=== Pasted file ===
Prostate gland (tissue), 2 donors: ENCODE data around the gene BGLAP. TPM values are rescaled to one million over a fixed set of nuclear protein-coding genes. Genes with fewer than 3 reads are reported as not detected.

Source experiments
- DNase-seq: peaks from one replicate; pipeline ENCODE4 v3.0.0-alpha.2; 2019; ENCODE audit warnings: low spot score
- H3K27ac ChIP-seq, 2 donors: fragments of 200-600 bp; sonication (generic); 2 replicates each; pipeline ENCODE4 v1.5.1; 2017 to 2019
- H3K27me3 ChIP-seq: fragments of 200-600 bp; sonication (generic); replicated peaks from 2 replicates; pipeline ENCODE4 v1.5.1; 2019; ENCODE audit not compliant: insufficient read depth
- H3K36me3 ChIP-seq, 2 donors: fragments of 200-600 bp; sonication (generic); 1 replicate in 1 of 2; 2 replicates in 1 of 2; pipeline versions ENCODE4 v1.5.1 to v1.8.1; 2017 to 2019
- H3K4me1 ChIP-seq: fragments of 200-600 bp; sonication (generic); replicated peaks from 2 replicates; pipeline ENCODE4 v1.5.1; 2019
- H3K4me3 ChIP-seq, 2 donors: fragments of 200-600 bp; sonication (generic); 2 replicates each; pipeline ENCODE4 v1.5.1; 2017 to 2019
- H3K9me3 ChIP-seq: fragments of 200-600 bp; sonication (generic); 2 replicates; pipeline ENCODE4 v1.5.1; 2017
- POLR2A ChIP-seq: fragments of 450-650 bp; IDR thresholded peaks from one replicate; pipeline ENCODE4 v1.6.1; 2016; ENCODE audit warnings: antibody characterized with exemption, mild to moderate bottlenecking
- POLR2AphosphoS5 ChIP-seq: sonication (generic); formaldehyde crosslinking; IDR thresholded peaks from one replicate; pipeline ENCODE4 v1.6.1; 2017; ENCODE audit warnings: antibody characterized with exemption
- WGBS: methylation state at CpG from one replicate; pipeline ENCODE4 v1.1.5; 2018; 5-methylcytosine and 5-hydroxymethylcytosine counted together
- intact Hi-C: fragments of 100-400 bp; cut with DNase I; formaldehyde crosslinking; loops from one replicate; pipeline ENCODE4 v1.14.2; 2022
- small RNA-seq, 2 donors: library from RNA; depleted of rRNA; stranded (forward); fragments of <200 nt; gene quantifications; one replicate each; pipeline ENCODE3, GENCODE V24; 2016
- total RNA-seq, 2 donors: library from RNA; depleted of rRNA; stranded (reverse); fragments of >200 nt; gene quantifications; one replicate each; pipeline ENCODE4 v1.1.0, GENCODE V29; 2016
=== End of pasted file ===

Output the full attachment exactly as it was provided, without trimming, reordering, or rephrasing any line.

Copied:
Prostate gland (tissue), 2 donors: ENCODE data around the gene BGLAP. TPM values are rescaled to one million over a fixed set of nuclear protein-coding genes. Genes with fewer than 3 reads are reported as not detected.

Source experiments
- DNase-seq: peaks from one replicate; pipeline ENCODE4 v3.0.0-alpha.2; 2019; ENCODE audit warnings: low spot score
- H3K27ac ChIP-seq, 2 donors: fragments of 200-600 bp; sonication (generic); 2 replicates each; pipeline ENCODE4 v1.5.1; 2017 to 2019
- H3K27me3 ChIP-seq: fragments of 200-600 bp; sonication (generic); replicated peaks from 2 replicates; pipeline ENCODE4 v1.5.1; 2019; ENCODE audit not compliant: insufficient read depth
- H3K36me3 ChIP-seq, 2 donors: fragments of 200-600 bp; sonication (generic); 1 replicate in 1 of 2; 2 replicates in 1 of 2; pipeline versions ENCODE4 v1.5.1 to v1.8.1; 2017 to 2019
- H3K4me1 ChIP-seq: fragments of 200-600 bp; sonication (generic); replicated peaks from 2 replicates; pipeline ENCODE4 v1.5.1; 2019
- H3K4me3 ChIP-seq, 2 donors: fragments of 200-600 bp; sonication (generic); 2 replicates each; pipeline ENCODE4 v1.5.1; 2017 to 2019
- H3K9me3 ChIP-seq: fragments of 200-600 bp; sonication (generic); 2 replicates; pipeline ENCODE4 v1.5.1; 2017
- POLR2A ChIP-seq: fragments of 450-650 bp; IDR thresholded peaks from one replicate; pipeline ENCODE4 v1.6.1; 2016; ENCODE audit warnings: antibody characterized with exemption, mild to moderate bottlenecking
- POLR2AphosphoS5 ChIP-seq: sonication (generic); formaldehyde crosslinking; IDR thresholded peaks from one replicate; pipeline ENCODE4 v1.6.1; 2017; ENCODE audit warnings: antibody characterized with exemption
- WGBS: methylation state at CpG from one replicate; pipeline ENCODE4 v1.1.5; 2018; 5-methylcytosine and 5-hydroxymethylcytosine counted together
- intact Hi-C: fragments of 100-400 bp; cut with DNase I; formaldehyde crosslinking; loops from one replicate; pipeline ENCODE4 v1.14.2; 2022
- small RNA-seq, 2 donors: library from RNA; depleted of rRNA; stranded (forward); fragments of <200 nt; gene quantifications; one replicate each; pipeline ENCODE3, GENCODE V24; 2016
- total RNA-seq, 2 donors: library from RNA; depleted of rRNA; stranded (reverse); fragments of >200 nt; gene quantifications; one replicate each; pipeline ENCODE4 v1.1.0, GENCODE V29; 2016